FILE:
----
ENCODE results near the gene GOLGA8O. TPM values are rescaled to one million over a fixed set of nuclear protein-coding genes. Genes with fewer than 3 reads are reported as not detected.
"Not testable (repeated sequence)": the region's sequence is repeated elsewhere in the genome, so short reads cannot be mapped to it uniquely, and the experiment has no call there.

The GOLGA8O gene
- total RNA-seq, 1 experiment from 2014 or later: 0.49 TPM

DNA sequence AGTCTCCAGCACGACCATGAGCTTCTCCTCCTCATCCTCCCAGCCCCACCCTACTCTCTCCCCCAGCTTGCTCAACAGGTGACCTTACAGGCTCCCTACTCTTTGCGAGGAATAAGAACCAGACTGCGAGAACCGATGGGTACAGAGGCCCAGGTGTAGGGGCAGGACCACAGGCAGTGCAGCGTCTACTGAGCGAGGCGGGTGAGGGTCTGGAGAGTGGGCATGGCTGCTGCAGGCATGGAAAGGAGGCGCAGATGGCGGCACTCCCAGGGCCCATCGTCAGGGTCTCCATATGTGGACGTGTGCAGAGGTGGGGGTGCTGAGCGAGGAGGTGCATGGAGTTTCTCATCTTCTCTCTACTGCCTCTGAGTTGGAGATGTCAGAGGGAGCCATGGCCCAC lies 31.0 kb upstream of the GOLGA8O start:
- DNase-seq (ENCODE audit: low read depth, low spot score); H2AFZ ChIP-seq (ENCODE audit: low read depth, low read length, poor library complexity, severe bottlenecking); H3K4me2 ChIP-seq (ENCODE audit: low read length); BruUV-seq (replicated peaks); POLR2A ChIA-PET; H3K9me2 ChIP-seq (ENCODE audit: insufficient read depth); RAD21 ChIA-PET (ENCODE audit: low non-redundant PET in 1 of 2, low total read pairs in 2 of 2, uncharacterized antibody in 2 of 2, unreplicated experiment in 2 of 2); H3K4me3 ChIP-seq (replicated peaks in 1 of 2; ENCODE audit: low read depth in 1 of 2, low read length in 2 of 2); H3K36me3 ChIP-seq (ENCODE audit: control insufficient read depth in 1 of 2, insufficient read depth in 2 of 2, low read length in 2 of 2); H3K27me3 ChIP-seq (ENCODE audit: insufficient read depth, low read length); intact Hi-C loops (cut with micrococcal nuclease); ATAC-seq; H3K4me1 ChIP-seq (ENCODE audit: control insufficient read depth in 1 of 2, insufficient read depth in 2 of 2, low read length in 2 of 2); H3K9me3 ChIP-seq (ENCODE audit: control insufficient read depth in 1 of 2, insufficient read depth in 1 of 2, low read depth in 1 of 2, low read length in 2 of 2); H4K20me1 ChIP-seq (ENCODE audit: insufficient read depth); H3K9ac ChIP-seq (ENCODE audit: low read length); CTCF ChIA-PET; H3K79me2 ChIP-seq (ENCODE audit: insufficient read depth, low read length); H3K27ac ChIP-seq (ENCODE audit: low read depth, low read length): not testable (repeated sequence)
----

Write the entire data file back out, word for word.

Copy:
ENCODE results near the gene GOLGA8O. TPM values are rescaled to one million over a fixed set of nuclear protein-coding genes. Genes with fewer than 3 reads are reported as not detected.
"Not testable (repeated sequence)": the region's sequence is repeated elsewhere in the genome, so short reads cannot be mapped to it uniquely, and the experiment has no call there.

The GOLGA8O gene
- total RNA-seq, 1 experiment from 2014 or later: 0.49 TPM

DNA sequence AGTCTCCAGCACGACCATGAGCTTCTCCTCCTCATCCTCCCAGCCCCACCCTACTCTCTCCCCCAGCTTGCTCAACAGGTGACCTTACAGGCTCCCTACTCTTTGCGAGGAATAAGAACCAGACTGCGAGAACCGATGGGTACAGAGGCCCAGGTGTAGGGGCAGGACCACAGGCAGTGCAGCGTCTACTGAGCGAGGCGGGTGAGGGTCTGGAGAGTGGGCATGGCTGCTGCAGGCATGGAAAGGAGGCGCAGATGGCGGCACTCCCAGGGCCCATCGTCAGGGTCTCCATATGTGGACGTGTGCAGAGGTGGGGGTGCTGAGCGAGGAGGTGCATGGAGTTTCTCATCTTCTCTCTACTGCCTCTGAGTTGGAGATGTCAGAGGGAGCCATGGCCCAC lies 31.0 kb upstream of the GOLGA8O start:
- DNase-seq (ENCODE audit: low read depth, low spot score); H2AFZ ChIP-seq (ENCODE audit: low read depth, low read length, poor library complexity, severe bottlenecking); H3K4me2 ChIP-seq (ENCODE audit: low read length); BruUV-seq (replicated peaks); POLR2A ChIA-PET; H3K9me2 ChIP-seq (ENCODE audit: insufficient read depth); RAD21 ChIA-PET (ENCODE audit: low non-redundant PET in 1 of 2, low total read pairs in 2 of 2, uncharacterized antibody in 2 of 2, unreplicated experiment in 2 of 2); H3K4me3 ChIP-seq (replicated peaks in 1 of 2; ENCODE audit: low read depth in 1 of 2, low read length in 2 of 2); H3K36me3 ChIP-seq (ENCODE audit: control insufficient read depth in 1 of 2, insufficient read depth in 2 of 2, low read length in 2 of 2); H3K27me3 ChIP-seq (ENCODE audit: insufficient read depth, low read length); intact Hi-C loops (cut with micrococcal nuclease); ATAC-seq; H3K4me1 ChIP-seq (ENCODE audit: control insufficient read depth in 1 of 2, insufficient read depth in 2 of 2, low read length in 2 of 2); H3K9me3 ChIP-seq (ENCODE audit: control insufficient read depth in 1 of 2, insufficient read depth in 1 of 2, low read depth in 1 of 2, low read length in 2 of 2); H4K20me1 ChIP-seq (ENCODE audit: insufficient read depth); H3K9ac ChIP-seq (ENCODE audit: low read length); CTCF ChIA-PET; H3K79me2 ChIP-seq (ENCODE audit: insufficient read depth, low read length); H3K27ac ChIP-seq (ENCODE audit: low read depth, low read length): not testable (repeated sequence)